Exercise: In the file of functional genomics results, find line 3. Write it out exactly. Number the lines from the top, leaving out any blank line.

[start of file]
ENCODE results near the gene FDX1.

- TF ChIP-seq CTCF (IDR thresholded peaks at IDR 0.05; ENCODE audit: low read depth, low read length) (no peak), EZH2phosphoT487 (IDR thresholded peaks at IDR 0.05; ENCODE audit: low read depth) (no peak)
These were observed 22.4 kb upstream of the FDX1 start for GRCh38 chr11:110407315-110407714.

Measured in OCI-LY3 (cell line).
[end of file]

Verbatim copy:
These were observed 22.4 kb upstream of the FDX1 start for GRCh38 chr11:110407315-110407714.